In the most recent issue of The Philadelphia Public School Notebook, Benjamin Herold describes the broken pipeline between secondary education and college in Philadelphia. Money quote:
Of the 145 students who started 9th grade at [Benjamin Franklin HS in North Philadelphia] in fall 2005, only 17 enrolled in a four-year college, according to new National Student Clearinghouse data provided to the Notebook by the School District.
Citywide, only 25 percent of students who started 9th grade in one of Philadelphia’s neighborhood high schools that year have enrolled in any postsecondary education, compared to almost 80 percent of students who started at the city’s most selective magnet high schools.
In other words, schools in Philly are deeply stratified. If you aren’t admitted to the one of the city’s handful of magnet schools, it is unlikely that you will enroll in college, much less graduate.
This piece of data serves as even greater evidence of the crisis today in urban education. If we can say with some confidence that a 9th grader will not graduate college based purely on their school, there is something wrong with the system. As ed reformers continue to argue about next steps, I am reminded of the timeless Voltaire quote, “The perfect is the enemy of the good.” We need to make small, incremental improvements to our schools and abandon the quixotic attempt to design a perfect reform. As adults squabble about the merits of charters and vouchers and the symbolic importance of traditional public education, students return to terrible schools, day after day. Whether you want to measure the failings of our educational system in terms of crime rate, college graduation, lifetime earnings, or test scores, we can’t forget that those numbers are composed of kids, kids that are being failed by a system by no fault of their own. Inaction is inexcusable.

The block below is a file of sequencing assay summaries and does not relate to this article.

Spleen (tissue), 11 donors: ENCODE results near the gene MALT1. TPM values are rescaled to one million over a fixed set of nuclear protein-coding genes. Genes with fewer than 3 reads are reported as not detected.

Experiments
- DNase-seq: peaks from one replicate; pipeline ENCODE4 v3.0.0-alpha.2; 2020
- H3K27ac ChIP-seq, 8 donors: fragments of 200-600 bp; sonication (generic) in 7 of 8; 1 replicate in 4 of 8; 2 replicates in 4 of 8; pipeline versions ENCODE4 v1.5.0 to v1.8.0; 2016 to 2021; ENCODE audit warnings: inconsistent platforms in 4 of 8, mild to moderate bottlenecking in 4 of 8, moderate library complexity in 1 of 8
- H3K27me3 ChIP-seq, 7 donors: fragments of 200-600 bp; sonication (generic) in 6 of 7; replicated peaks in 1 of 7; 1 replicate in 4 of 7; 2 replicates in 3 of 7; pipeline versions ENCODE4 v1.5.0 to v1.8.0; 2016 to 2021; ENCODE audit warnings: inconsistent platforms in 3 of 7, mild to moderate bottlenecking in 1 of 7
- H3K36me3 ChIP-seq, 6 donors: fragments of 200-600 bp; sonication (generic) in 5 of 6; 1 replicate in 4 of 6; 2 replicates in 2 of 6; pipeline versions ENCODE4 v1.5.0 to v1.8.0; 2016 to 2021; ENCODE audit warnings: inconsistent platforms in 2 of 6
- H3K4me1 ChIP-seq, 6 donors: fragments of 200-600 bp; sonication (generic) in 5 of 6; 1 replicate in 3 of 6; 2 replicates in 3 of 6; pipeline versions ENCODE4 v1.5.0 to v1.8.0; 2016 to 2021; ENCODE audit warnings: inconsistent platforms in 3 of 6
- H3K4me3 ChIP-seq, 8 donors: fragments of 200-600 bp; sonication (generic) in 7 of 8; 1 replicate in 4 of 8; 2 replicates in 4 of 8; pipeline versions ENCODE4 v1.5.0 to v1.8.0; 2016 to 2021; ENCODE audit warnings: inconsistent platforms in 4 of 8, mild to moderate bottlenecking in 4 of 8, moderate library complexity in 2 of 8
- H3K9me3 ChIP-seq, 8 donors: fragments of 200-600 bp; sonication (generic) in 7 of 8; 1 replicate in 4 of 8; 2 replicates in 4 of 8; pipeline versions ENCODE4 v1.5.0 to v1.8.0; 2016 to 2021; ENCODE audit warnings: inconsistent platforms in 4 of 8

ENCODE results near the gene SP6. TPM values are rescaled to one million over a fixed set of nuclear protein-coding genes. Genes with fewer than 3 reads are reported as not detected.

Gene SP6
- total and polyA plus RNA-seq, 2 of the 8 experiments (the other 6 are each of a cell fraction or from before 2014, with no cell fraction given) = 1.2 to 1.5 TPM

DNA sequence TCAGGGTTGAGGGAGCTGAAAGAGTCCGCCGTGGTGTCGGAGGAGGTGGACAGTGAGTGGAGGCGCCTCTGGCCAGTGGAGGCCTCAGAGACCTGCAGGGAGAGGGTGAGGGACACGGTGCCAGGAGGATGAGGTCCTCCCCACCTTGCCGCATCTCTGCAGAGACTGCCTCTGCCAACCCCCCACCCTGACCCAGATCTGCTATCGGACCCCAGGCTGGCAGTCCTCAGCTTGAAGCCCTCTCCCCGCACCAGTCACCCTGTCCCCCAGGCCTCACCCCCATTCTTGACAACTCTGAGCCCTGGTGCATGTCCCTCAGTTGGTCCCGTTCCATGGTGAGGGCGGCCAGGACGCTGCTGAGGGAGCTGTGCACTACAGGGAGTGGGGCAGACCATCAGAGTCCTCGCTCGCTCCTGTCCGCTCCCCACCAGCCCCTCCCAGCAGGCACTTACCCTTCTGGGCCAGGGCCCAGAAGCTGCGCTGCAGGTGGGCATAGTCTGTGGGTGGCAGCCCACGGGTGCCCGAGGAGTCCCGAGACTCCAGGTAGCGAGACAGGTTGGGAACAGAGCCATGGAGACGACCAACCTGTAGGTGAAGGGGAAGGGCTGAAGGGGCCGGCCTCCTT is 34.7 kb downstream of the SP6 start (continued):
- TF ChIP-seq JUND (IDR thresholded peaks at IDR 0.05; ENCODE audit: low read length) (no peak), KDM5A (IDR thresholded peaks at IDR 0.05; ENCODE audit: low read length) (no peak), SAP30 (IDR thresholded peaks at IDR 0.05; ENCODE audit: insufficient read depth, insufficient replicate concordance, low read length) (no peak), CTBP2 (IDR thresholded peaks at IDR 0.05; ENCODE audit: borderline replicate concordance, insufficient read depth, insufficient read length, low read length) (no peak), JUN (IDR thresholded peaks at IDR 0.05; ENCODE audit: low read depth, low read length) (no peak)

Since the eruption of news about same-sex marriage in the past week, I have seen an increasing use of national polling data as evidence that the practice should be legalized. And on its face, it makes sense: there has been a precipitous rise in support for same-sex marriage in the last several years, and recent polls show more support than opposition. If it’s what the American people want, shouldn’t it be put in place?
Despite its elegance, that reasoning is the direct opposite of how our government was intended to function. In The Federalist #10—one of the most important theoretical foundations of American democracy, and a personal dorky obsession—James Madison warns against the dangers of “faction” in democratic society. In his words, a faction is a group of people “united and actuated by some common impulse of passion”; in modern terms, this could be anything from a political party or major interest group to a handful of people interested in protecting a forest. Madison isn’t terribly concerned about factions that are in the minority, simply because a vote should stop their views from becoming law if they are abhorrent. But a faction in the majority is a completely different issue: